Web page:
Thirsty? - Sender One Climbing

I was talking to a client yesterday about his diet, and he let me know that he has 2 or 3 cokes a day, but he doesn’t have dinner because his mom wants him to get in better shape.

So what actually happens to your body when you drink a coke?

In the first 10 minutes: 10 teaspoons of sugar hit your system. (100% of your recommended daily intake.) You don’t immediately vomit from the overwhelming sweetness because phosphoric acid cuts the flavor, allowing you to keep it down.

20 minutes: Your blood sugar spikes, causing an insulin burst. Your liver responds to this by turning any sugar it can get its hands on into fat. (And there’s plenty of that at this particular moment.)

40 minutes: Caffeine absorption is complete. Your pupils dilate; your blood pressure rises; as a response, your liver dumps more sugar into your bloodstream. The adenosine receptors in your brain are now blocked, preventing drowsiness.

45 minutes: Your body ups your dopamine production, stimulating the pleasure centers of your brain. This is physically the same way heroin works, by the way.

> 60 minutes: The phosphoric acid binds calcium, magnesium, and zinc in your lower intestine, providing a further boost in metabolism. This is compounded by high doses of sugar and artificial sweeteners also increasing the urinary excretion of calcium.

> 60 minutes: The caffeine’s diuretic properties come into play. (It makes you have to pee.) It is now assured that you’ll evacuate the bonded calcium, magnesium, and zinc that was headed to your bones as well as sodium, electrolytes, and water.

> 60 minutes: As the rave inside you dies down, you’ll start to have a sugar crash. You may become irritable and/or sluggish. You’ve also now, literally, evacuated all the water that was in the Coke. But not before infusing it with valuable nutrients your body could have used for things like hydrating your system, or building strong bones and teeth.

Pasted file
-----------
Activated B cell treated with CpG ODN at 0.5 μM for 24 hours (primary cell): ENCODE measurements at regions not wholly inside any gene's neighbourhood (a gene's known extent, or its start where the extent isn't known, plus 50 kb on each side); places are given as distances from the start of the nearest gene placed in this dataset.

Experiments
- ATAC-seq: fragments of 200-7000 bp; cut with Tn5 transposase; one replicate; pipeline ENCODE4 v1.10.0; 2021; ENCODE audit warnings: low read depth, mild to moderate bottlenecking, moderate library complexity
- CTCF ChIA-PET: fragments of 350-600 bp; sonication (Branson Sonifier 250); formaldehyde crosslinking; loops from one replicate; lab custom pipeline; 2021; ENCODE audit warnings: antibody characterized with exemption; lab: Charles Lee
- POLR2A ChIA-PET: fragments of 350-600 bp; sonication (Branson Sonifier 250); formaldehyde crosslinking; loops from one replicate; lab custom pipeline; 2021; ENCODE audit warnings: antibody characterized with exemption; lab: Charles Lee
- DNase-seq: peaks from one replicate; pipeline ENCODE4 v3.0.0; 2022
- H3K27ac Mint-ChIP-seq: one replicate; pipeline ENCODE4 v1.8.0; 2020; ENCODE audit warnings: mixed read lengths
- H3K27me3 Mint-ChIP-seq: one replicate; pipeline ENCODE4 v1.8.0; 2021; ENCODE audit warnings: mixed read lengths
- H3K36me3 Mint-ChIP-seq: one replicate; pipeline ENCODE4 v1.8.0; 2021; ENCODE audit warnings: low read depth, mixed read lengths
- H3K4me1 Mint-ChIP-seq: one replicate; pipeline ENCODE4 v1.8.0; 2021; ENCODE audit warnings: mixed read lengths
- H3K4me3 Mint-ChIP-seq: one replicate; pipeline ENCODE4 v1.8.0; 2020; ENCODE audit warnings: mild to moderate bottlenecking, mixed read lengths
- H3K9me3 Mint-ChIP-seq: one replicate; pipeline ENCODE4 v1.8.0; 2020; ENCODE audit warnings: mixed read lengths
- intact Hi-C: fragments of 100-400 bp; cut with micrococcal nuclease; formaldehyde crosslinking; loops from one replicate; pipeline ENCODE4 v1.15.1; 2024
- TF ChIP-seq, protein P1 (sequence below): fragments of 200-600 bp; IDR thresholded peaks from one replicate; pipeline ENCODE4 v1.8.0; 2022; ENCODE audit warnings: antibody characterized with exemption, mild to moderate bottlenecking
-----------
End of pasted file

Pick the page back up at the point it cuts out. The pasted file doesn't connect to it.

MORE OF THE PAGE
Wow. Sugar is so prevalent in American culture that we don't always think about what it is actually doing to our bodies. McDonald's currently sells any sized soft drink for $1; sports drinks are loaded with sugars; even things like teas and protein bars can be laced with high sugar content.

Be aware of what goes into your body and treat it nicely. Don't skip meals and then compensate the lack of caloric intake for cheap energy boosters. We need the energy we get from healthy snacks and meals throughout the day to keep our bodies moving and working to it's greatest capacity.


The month of October brings about a grand candy-focused season. It seems so easy to fill our bodies with little sugary snacks because it does give us that immediate boost of energy. Always try reaching for something that will have lasting, sustainable benefits for your body.

The full story is on Nicola Strother's blog. Check out her site if you want the full story!


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